When Felix had read these words he remained absolutely still, holding that buff-colored paper before his face, trying to decide what he must do now. What was the significance—exactly the significance of this? Now that Tryst was dead, Derek’s quixotic action had no meaning. But had he already ‘confessed’? It seemed from this account that the suicide was directly after the trial; even before the boy’s letter to Nedda had been written. He must surely have heard of it since and given up his mad idea! He leaned over, touched John on the knee, and handed him the paper. John read the paragraph, handed it back; and the two brothers stared fixedly at each other. Then Felix made the faintest movement of his head toward his daughter, and John nodded. Crossing to Nedda, Felix hooked his arm in hers and said:
“Just look at this, my child.”
Nedda read, started to her feet, sank back, and cried out:
“Poor, poor man! Oh, Dad! Poor man!”
Felix felt ashamed. Though Tryst’s death meant so much relief to her, she felt first this rush of compassion; he himself, to whom it meant so much less relief, had felt only that relief.
“He said he couldn’t stand it; he told me that. But I never thought—Oh! Poor man!” And, burying her face against his arm, she gave way.
Petrified, and conscious that John at the far end of the carriage was breathing rather hard, Felix could only stroke her arm till at last she whispered:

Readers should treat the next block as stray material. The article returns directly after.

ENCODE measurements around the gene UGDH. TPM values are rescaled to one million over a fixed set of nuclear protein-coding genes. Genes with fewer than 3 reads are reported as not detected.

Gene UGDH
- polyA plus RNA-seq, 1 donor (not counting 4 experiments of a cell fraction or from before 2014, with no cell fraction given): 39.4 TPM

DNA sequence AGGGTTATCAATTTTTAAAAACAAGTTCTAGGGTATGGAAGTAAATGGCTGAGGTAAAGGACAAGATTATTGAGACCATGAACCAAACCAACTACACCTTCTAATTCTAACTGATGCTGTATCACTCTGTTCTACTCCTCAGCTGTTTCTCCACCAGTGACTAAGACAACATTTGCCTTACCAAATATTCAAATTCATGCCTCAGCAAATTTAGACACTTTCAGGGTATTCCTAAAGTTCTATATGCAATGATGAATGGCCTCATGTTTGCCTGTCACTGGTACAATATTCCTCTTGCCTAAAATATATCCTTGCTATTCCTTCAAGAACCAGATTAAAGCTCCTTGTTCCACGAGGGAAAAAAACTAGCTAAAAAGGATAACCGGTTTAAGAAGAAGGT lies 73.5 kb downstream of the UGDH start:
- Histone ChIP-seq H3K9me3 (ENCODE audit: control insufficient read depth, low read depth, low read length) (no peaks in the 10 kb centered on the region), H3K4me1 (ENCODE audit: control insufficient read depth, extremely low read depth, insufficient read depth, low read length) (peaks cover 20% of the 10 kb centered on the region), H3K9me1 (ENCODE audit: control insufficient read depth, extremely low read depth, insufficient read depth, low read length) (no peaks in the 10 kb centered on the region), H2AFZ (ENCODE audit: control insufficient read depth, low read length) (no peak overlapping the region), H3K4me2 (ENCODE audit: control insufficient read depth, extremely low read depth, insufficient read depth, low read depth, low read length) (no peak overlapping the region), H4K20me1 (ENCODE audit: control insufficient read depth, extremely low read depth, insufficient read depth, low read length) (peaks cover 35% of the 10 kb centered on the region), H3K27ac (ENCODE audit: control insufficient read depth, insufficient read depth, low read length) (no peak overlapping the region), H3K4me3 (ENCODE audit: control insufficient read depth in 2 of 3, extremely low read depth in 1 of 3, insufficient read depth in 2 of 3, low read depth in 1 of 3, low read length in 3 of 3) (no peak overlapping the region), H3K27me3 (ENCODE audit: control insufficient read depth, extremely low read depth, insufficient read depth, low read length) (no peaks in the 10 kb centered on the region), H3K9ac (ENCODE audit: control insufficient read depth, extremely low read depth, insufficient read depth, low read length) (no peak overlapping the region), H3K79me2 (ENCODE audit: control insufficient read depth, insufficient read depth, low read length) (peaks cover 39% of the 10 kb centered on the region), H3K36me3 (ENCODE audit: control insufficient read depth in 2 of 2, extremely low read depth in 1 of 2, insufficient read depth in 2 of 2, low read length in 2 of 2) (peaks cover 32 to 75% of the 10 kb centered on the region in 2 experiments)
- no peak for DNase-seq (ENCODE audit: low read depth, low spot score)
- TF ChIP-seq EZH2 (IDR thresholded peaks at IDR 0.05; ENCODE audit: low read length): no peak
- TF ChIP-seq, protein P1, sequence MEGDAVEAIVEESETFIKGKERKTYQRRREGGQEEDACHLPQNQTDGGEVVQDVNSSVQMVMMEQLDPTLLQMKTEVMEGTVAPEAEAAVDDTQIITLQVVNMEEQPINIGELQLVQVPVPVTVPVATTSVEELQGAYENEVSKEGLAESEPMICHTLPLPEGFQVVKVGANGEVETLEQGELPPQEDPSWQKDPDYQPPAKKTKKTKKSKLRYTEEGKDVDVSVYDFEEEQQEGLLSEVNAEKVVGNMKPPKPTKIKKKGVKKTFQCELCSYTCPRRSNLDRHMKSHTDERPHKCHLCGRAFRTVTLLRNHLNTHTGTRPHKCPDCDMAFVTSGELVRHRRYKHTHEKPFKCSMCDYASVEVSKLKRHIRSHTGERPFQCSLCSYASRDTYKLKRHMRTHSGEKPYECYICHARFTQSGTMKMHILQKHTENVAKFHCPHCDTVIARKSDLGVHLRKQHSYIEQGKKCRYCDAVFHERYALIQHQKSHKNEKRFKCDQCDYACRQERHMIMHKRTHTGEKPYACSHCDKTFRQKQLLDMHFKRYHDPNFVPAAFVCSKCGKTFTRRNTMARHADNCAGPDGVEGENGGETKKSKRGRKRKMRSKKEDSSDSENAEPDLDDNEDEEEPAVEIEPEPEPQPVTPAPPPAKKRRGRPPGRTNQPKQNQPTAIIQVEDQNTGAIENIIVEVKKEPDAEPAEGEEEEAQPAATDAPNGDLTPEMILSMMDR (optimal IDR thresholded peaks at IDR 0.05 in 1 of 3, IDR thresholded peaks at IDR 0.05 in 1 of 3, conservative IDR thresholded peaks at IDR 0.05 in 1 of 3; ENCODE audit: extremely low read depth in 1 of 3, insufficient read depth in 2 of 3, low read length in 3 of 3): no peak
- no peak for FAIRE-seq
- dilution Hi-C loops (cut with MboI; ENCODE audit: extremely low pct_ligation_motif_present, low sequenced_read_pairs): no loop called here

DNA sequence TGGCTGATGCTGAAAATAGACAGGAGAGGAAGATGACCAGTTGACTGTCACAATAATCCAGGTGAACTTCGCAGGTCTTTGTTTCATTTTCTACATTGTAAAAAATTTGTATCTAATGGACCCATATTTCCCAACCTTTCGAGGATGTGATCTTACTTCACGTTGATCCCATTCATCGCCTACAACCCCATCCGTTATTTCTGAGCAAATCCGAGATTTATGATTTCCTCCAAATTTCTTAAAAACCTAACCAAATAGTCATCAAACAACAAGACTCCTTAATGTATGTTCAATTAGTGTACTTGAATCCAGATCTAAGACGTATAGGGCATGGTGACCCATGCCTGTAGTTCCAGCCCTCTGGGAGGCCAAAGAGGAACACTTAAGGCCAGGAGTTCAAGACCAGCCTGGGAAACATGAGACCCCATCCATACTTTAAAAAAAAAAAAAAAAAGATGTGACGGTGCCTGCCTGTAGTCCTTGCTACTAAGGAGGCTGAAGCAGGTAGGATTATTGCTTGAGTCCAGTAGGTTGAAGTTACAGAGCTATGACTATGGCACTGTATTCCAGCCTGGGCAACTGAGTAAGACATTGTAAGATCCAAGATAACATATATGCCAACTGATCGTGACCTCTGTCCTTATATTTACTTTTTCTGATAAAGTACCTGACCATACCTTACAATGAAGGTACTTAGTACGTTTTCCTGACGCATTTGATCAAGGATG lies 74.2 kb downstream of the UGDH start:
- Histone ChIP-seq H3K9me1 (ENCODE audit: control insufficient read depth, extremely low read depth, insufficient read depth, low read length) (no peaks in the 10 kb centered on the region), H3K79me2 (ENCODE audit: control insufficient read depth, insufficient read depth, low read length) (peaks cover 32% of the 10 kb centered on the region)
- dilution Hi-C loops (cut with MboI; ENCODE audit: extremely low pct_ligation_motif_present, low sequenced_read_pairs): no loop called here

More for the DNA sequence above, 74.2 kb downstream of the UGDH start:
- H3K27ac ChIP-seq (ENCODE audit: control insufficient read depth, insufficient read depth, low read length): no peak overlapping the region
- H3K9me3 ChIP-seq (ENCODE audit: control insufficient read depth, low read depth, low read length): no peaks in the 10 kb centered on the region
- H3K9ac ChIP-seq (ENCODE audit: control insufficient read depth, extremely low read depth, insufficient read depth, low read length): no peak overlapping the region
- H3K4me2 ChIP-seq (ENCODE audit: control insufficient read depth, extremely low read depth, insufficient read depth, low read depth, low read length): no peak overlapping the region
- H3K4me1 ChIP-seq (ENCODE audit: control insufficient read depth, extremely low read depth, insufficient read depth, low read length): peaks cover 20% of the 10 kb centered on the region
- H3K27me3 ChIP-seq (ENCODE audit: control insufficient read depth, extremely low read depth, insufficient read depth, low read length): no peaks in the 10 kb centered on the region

“There’s nobody now for Derek to save. Oh, if you’d seen that poor man in prison, Dad!”
And the only words of comfort Felix could find were:
“My child, there are thousands and thousands of poor prisoners and captives!”
In a truce to agitation they spent the rest of that three hours’ journey, while the train rattled and rumbled through the quiet, happy-looking land.
It was tea-time when they reached Worcester, and at once went up to the Royal Charles Hostel. A pretty young woman in the office there informed them that the young gentleman had paid his bill and gone out about ten o’clock; but had left his luggage. She had not seen him come in. His room was up that little staircase at the end of the passage. There was another entrance that he might have come in at. The ‘Boots’ would take them.
Past the hall stuffed with furniture and decorated with the stags’ heads and battle-prints common to English county-town hotels, they followed the ‘Boots’ up five red-carpeted steps, down a dingy green corridor, to a door at the very end. There was no answer to their knock. The dark little room, with striped walls, and more battle-prints, looked out on a side street and smelled dusty. On a shiny leather sofa an old valise, strapped-up ready for departure, was reposing with Felix’s telegram, unopened, deposited thereon. Writing on his card, “Have come down with Nedda. F. F.,” and laying it on the telegram, in case Derek should come in by the side entrance, Felix and Nedda rejoined John in the hall.